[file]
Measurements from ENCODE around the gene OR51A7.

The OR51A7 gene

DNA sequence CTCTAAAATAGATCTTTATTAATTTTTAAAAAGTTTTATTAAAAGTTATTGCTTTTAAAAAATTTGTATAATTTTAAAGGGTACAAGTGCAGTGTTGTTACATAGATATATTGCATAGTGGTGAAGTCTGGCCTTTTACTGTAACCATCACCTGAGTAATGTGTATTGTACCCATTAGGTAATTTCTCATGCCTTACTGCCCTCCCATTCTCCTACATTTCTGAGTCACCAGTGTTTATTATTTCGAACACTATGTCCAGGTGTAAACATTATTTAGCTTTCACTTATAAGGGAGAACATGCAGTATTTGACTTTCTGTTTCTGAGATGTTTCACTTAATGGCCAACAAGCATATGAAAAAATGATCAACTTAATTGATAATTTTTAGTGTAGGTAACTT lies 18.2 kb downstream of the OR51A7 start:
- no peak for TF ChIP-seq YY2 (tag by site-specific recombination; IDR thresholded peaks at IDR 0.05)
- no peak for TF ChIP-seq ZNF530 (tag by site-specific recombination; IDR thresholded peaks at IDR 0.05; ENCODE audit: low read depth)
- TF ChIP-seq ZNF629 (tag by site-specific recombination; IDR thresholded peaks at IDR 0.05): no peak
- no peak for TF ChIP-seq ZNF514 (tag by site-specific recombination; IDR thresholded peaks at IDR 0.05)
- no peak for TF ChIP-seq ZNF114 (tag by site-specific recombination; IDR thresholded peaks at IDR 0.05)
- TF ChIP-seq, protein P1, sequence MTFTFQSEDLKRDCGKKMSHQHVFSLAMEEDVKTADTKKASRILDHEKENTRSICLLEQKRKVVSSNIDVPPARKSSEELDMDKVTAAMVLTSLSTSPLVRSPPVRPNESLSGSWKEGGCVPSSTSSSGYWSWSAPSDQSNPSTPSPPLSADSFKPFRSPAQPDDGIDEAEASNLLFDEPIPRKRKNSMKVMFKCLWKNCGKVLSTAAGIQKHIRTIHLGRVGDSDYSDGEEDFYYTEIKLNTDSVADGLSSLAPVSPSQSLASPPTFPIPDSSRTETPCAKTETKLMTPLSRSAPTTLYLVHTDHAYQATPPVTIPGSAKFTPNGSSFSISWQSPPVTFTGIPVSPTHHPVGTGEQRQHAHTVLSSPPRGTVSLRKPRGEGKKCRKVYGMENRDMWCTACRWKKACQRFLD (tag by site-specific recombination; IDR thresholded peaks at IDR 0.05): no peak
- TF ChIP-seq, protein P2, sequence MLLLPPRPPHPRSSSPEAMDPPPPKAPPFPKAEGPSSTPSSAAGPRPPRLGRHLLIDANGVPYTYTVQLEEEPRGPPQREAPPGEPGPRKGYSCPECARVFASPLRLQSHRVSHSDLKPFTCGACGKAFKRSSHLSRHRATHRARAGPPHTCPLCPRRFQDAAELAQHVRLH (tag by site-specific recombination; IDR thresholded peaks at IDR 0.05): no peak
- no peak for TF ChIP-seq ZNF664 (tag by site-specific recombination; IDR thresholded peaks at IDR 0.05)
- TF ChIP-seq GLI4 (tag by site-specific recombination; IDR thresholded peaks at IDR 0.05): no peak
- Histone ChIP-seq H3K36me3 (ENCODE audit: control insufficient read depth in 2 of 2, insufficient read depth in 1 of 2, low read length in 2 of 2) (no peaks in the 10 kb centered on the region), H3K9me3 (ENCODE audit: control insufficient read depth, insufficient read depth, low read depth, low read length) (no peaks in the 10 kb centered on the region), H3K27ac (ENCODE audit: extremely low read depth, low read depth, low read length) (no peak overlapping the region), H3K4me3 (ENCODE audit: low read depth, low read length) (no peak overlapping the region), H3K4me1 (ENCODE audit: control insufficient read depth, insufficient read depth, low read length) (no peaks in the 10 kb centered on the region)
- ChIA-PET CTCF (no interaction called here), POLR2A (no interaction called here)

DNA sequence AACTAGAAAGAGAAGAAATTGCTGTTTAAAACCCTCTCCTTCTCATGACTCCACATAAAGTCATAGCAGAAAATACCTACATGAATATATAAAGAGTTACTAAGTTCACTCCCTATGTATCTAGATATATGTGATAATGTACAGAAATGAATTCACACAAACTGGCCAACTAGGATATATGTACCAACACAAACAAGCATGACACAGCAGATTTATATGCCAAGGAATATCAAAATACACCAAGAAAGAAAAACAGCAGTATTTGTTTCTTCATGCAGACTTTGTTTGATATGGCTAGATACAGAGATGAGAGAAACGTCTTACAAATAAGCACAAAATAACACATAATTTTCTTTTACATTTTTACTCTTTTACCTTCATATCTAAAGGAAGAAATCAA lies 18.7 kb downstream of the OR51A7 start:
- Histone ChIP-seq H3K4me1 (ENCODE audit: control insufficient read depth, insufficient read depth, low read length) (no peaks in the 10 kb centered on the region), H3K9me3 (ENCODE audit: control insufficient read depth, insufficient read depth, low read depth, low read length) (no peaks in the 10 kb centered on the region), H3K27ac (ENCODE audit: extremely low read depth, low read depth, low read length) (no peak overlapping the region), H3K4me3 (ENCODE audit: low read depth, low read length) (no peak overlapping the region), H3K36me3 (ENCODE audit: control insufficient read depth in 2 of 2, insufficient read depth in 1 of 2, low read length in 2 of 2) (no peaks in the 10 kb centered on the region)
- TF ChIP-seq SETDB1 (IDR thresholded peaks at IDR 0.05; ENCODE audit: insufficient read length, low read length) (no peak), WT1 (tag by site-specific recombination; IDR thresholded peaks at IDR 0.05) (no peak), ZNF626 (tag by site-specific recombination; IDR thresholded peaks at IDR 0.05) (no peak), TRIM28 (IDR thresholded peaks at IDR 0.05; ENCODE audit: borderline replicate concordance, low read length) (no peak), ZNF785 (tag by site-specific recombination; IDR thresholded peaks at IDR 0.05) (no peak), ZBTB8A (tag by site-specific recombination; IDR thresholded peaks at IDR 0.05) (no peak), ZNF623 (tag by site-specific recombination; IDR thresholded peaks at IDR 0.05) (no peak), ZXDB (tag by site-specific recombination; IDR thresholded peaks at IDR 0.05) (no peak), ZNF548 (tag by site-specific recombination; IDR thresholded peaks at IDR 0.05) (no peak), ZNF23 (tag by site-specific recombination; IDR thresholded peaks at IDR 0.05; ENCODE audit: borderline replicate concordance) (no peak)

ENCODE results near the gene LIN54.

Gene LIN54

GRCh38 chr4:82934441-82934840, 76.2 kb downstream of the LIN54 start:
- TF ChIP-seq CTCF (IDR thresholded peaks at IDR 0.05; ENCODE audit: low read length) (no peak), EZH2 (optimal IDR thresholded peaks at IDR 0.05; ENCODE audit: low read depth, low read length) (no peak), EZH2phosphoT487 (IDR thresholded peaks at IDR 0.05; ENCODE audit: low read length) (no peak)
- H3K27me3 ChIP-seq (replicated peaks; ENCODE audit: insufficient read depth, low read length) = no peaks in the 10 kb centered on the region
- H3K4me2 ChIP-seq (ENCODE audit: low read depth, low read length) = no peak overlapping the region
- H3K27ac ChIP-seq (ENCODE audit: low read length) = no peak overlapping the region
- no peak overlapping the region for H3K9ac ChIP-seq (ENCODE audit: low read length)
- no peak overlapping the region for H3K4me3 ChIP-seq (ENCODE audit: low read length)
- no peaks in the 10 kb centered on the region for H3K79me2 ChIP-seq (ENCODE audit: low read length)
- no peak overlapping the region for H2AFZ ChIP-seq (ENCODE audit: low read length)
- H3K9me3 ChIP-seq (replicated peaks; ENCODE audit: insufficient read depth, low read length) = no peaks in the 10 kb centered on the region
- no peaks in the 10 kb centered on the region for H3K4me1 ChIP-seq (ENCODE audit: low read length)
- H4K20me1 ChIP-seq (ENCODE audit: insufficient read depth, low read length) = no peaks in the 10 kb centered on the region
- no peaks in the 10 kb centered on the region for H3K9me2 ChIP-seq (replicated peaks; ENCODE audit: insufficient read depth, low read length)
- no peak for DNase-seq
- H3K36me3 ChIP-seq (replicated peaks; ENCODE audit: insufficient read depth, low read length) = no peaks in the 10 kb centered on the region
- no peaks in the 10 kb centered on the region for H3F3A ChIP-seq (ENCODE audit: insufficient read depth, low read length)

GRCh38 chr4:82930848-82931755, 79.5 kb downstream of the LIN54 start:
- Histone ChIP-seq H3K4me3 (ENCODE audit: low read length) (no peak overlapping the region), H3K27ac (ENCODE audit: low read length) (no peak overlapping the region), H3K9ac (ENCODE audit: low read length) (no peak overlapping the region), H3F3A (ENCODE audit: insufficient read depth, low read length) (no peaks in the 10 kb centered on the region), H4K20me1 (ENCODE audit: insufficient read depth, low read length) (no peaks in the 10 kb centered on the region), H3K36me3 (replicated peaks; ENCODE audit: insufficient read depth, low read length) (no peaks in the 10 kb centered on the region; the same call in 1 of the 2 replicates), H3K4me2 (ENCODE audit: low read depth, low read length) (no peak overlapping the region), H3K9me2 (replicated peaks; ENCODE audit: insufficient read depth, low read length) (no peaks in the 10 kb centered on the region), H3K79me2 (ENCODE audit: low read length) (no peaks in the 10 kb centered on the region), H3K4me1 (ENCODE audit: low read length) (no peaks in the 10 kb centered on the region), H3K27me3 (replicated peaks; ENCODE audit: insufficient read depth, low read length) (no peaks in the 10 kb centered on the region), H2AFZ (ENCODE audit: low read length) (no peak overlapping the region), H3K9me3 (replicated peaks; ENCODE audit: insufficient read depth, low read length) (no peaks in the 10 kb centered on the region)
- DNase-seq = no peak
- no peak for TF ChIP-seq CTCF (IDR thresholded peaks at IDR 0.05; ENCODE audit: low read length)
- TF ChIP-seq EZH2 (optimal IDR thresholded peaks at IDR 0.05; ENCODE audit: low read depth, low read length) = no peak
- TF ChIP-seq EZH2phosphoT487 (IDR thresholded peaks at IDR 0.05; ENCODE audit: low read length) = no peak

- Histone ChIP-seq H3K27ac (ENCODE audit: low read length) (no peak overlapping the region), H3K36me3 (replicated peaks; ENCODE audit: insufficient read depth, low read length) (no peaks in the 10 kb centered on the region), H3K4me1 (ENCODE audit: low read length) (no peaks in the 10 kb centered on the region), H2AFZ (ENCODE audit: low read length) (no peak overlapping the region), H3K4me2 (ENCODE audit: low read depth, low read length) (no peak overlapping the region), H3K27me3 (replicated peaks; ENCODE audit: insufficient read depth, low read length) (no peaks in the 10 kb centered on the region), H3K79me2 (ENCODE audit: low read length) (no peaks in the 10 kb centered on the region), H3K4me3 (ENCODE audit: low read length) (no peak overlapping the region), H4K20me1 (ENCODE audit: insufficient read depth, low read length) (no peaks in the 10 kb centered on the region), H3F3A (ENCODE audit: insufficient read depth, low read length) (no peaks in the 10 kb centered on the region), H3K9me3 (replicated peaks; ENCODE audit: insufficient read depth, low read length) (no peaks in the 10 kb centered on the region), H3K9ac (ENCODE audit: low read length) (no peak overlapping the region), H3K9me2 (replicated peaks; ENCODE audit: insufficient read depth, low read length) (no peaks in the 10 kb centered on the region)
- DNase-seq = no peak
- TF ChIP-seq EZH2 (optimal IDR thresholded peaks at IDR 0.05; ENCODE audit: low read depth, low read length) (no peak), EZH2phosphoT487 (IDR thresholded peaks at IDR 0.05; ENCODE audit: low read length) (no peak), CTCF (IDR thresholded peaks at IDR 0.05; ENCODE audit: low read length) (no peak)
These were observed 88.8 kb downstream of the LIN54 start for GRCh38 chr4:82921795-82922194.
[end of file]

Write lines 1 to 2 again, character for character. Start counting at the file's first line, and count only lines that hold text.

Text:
Measurements from ENCODE around the gene OR51A7.

The OR51A7 gene